After the museum, we got into the bus and headed for the Children of the Earth High School where we had lunch before our workshops. Yesterday I had attended the Blanket Exercise and when I learned that KAIROS organization will be doing a workshop on how to facilitator one, I didn’t even think twice by headed for it. The experience which I had yesterday was very emotional, educational and mind blowing which I would love to share with others and so I couldn’t miss the opportunity to learn how to lead one. This is a huge process in the healing and peace building process. Please visit yesterday’s blog post by clicking here to learn more about the blanket exercise. It was an honor to learn how to facilitator the Blanket Exercise and I am looking forward to sharing with others in the community and around.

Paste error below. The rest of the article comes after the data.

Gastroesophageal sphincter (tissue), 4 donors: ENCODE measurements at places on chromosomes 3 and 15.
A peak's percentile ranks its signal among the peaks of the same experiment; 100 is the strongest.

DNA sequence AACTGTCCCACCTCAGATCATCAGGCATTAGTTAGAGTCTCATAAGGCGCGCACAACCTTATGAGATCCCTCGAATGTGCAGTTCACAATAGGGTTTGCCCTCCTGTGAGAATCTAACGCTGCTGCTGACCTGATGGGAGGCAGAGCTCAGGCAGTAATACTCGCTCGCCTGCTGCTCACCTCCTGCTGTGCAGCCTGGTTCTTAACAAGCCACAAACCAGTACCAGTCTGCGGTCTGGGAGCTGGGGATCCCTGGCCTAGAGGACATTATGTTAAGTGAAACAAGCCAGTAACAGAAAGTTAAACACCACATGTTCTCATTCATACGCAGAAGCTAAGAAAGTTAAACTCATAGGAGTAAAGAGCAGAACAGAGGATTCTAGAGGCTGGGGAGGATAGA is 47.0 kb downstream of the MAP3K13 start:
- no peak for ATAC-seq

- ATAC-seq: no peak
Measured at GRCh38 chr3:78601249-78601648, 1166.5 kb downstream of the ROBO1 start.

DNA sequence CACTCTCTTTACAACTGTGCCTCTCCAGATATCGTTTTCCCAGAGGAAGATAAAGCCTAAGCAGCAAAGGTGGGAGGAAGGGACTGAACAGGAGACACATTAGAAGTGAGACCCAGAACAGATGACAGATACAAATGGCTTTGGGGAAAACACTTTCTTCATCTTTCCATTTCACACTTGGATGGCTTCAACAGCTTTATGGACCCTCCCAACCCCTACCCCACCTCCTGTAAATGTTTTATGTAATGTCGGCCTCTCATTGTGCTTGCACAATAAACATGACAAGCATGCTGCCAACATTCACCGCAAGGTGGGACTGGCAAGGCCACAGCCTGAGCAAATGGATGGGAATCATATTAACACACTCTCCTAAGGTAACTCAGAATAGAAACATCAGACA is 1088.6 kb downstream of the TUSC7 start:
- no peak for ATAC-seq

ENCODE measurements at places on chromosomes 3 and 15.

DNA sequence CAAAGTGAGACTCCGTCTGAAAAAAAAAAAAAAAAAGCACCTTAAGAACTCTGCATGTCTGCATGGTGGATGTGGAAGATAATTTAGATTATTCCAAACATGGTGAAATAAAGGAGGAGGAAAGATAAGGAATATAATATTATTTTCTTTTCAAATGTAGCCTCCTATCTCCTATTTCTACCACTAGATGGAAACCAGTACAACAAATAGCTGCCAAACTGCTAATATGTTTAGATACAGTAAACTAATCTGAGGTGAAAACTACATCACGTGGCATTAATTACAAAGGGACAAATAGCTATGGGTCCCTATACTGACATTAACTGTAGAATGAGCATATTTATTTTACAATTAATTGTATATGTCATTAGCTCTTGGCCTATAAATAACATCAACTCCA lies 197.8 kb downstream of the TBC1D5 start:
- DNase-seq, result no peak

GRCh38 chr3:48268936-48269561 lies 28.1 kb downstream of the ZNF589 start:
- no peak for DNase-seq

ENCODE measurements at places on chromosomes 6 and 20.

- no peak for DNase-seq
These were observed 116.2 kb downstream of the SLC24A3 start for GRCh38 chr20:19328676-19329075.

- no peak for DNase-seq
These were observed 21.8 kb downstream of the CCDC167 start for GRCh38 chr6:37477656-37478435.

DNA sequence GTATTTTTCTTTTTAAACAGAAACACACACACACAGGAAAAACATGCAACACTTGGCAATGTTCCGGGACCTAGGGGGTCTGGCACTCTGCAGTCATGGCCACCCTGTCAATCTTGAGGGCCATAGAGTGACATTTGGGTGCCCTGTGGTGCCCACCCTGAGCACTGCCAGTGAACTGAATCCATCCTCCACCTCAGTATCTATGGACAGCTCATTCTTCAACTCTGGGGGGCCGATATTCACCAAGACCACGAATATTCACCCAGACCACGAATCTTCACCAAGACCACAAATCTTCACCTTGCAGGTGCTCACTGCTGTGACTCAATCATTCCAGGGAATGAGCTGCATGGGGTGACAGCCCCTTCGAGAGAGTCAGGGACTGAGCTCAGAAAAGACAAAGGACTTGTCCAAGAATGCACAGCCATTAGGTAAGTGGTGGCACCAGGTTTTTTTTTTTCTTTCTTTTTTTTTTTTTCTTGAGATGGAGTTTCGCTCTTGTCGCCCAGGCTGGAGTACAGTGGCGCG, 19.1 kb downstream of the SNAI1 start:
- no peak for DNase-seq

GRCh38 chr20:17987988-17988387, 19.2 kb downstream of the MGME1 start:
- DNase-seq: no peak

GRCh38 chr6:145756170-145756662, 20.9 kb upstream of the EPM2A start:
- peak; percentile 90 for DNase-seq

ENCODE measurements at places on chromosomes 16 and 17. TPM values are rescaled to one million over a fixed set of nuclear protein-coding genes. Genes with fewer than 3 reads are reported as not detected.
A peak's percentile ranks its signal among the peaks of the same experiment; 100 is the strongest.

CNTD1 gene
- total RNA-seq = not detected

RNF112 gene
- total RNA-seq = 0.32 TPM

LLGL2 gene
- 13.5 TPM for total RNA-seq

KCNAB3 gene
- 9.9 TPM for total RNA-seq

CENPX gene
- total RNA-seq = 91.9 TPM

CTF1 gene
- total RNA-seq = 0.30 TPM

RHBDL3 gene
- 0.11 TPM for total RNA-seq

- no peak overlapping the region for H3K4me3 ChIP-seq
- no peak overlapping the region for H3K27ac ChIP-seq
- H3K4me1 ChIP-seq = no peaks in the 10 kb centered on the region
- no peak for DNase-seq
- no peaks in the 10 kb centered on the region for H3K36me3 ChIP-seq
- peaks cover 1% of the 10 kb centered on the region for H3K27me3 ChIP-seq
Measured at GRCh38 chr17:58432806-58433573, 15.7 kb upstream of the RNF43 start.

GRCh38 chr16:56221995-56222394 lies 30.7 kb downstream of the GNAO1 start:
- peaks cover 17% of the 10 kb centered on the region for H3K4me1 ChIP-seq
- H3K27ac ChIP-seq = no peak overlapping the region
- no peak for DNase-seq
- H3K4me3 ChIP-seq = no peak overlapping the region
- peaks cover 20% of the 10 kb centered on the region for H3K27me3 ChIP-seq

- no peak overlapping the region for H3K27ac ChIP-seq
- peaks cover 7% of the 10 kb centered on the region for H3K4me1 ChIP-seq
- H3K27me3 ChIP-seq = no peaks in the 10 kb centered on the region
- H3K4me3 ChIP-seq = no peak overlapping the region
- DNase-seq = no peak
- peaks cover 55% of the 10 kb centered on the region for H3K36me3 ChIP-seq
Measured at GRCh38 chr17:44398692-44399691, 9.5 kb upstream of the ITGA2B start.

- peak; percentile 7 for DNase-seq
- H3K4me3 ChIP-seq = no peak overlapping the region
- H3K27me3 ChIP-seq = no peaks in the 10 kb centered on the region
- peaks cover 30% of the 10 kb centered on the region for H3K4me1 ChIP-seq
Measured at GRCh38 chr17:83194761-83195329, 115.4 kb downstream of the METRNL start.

After the workshops it was time for two young and exciting speakers. Our Keynote Speakers for closing of the Forum were young ladies who are great leaders in their own rights. One of them is called Sappfyre McLeod who’s originally from Jamaica, but living in Winnipeg. She’s the founder of a great non-profit organization called “Bridges Building Bridges” which creates better access to education and decrease the dropout rate in Winnipeg by speaking in Schools and elsewhere. The organization also help students with scholarships. This young woman has been very active in the community at an early age and it was truly inspiring to learn about the awesome work that she does. During her speaking she touched on few key issues but the biggest one which I would love to highlight is loving oneself. Sappfyre encouraged the delegates to love themselves and take great pride of who they are because only then can they be able to love and help others. She’s such an energetic and inspiring speaker and I was honored to be present. The other speaker was called Gabrielle Fayant who was also facilitating the blanket experiences. Gabrielle is a proud indigenous young lady who spent many years in the northern end of Edmonton, Alberta and faced countless hardships before finding herself. After going through a tough life, Gabrielle today is an inspiration to other indigenous people and she’s also the co-founder of Assembly of Seven Generation (A7G) a great youth led organization. Gabrielle is the recipient of the 2015 Indspire Metis Youth Award and has worked with many National Aboriginals Organizations. Hearing her story and learning about how she has turned her life around was very inspiring and a great message that everything is possible no matter the hardship you’re facing.